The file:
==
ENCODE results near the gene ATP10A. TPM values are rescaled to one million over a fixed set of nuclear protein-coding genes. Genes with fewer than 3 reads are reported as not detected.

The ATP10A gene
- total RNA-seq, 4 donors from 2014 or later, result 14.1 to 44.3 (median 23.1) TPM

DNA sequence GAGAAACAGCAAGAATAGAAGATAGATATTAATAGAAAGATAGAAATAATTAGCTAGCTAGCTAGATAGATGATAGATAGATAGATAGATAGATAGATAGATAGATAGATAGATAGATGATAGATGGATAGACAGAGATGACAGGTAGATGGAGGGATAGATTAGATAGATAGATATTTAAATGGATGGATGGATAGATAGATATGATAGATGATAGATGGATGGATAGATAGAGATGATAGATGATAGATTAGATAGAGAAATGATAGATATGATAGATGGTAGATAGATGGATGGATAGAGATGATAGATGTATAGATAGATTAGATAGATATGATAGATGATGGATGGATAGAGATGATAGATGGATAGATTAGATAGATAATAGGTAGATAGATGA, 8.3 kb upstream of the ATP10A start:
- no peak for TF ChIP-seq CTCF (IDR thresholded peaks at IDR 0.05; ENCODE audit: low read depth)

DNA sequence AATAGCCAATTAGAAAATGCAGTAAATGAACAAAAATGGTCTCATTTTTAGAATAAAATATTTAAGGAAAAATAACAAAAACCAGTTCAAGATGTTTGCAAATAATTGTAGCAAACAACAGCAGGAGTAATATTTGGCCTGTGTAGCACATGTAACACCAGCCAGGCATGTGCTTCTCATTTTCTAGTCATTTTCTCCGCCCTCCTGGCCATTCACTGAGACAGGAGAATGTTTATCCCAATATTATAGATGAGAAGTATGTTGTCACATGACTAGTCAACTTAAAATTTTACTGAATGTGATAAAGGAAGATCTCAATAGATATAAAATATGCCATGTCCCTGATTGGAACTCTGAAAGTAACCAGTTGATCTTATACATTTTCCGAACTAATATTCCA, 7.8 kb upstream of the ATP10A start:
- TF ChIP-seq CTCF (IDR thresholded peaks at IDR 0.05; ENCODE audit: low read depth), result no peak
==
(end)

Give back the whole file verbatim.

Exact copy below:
ENCODE results near the gene ATP10A. TPM values are rescaled to one million over a fixed set of nuclear protein-coding genes. Genes with fewer than 3 reads are reported as not detected.

The ATP10A gene
- total RNA-seq, 4 donors from 2014 or later, result 14.1 to 44.3 (median 23.1) TPM

DNA sequence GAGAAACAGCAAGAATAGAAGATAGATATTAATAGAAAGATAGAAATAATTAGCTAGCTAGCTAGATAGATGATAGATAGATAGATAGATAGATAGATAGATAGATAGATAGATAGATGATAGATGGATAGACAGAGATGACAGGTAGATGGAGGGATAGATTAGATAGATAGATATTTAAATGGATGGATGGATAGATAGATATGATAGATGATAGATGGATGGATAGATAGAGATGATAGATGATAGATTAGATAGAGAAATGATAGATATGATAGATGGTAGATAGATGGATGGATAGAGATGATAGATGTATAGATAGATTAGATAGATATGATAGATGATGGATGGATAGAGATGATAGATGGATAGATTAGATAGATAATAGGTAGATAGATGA, 8.3 kb upstream of the ATP10A start:
- no peak for TF ChIP-seq CTCF (IDR thresholded peaks at IDR 0.05; ENCODE audit: low read depth)

DNA sequence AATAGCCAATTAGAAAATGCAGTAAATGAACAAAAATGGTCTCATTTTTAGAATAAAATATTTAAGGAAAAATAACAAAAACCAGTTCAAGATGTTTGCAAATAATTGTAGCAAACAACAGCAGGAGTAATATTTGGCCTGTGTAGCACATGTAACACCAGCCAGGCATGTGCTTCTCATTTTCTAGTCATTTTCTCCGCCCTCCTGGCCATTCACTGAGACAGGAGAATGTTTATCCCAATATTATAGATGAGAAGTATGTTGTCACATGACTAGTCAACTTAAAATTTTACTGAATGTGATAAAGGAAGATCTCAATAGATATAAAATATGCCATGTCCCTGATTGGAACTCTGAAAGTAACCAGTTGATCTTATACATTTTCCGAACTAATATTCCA, 7.8 kb upstream of the ATP10A start:
- TF ChIP-seq CTCF (IDR thresholded peaks at IDR 0.05; ENCODE audit: low read depth), result no peak